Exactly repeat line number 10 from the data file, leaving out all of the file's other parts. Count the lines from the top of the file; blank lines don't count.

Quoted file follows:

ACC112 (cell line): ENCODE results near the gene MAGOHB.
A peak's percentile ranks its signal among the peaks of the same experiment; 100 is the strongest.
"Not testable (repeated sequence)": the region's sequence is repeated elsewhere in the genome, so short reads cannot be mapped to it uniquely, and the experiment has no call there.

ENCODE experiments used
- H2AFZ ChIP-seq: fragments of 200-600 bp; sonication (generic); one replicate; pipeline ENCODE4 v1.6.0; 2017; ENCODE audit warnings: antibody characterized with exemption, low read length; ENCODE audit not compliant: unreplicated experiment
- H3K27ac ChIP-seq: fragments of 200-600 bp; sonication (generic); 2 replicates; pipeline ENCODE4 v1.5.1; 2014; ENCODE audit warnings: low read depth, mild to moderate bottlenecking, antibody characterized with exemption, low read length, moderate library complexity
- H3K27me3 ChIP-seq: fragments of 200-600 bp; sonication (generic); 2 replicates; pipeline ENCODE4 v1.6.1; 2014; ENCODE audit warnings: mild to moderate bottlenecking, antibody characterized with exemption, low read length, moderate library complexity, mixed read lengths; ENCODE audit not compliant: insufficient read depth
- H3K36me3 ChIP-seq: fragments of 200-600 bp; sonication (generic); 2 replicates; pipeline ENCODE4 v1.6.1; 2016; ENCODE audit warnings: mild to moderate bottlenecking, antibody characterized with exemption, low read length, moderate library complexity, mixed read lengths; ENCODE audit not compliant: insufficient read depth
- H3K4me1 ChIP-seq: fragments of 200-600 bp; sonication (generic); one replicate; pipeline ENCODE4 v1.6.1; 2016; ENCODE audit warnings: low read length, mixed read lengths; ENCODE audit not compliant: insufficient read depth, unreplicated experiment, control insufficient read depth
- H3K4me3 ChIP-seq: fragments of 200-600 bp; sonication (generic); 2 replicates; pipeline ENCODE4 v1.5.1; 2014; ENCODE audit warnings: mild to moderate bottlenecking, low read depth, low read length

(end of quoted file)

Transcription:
- H3K4me3 ChIP-seq: fragments of 200-600 bp; sonication (generic); 2 replicates; pipeline ENCODE4 v1.5.1; 2014; ENCODE audit warnings: mild to moderate bottlenecking, low read depth, low read length